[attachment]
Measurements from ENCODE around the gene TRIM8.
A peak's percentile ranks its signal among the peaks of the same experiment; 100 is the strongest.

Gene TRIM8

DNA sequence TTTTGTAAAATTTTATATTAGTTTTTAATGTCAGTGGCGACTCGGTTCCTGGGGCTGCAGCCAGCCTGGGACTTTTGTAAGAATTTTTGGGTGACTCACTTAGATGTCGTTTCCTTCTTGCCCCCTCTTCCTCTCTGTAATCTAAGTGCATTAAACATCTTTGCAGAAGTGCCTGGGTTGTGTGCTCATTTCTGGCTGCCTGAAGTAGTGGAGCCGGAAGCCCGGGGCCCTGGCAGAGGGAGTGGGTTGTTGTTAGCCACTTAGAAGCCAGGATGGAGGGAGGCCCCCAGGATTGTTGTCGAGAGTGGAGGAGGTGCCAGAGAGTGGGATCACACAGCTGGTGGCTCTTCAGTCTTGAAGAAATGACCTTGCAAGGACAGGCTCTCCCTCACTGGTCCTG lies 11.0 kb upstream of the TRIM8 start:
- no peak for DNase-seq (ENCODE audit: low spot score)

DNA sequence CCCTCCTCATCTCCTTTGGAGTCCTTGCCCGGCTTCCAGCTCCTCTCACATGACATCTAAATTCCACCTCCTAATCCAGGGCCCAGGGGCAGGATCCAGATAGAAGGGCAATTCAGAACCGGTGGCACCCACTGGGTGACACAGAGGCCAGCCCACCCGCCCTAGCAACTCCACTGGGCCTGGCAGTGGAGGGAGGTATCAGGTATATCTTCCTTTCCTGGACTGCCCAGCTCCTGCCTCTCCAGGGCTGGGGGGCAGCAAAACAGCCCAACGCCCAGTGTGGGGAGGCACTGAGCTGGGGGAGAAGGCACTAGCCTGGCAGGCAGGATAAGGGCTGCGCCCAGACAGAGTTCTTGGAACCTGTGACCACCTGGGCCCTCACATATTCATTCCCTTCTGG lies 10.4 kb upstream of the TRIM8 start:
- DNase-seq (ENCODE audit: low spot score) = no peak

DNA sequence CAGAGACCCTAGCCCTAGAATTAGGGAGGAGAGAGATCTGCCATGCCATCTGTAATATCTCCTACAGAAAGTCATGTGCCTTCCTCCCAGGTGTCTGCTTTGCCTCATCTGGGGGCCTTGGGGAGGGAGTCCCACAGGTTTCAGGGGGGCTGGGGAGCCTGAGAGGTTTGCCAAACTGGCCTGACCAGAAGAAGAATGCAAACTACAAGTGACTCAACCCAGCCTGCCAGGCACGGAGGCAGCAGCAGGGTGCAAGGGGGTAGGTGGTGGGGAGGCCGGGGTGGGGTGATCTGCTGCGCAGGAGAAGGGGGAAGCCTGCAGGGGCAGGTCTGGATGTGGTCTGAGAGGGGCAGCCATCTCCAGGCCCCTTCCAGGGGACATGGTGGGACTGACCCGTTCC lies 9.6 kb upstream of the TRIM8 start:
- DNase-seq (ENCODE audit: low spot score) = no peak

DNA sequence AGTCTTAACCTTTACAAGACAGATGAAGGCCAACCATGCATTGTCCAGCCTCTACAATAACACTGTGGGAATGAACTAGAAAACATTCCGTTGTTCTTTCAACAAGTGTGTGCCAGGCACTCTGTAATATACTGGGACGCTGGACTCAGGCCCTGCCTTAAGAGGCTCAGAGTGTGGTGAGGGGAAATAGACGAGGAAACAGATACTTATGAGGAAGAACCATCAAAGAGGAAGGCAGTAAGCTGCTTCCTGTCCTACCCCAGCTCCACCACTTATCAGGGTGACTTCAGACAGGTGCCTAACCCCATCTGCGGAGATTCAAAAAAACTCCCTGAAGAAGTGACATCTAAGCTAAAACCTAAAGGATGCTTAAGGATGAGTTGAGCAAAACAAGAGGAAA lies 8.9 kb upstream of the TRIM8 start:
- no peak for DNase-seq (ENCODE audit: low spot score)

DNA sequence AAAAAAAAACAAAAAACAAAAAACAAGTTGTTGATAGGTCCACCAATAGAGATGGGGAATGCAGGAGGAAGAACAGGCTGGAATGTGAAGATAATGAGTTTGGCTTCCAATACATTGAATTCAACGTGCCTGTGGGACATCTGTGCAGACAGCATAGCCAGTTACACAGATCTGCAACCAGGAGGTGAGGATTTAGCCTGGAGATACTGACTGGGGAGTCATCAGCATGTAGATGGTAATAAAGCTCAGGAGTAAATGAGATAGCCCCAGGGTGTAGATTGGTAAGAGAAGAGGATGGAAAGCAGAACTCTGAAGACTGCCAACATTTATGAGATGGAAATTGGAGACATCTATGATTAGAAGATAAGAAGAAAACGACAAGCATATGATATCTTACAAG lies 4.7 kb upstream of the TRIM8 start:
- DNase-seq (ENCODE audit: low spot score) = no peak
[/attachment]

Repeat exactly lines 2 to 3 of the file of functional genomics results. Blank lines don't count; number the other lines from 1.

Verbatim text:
A peak's percentile ranks its signal among the peaks of the same experiment; 100 is the strongest.

Gene TRIM8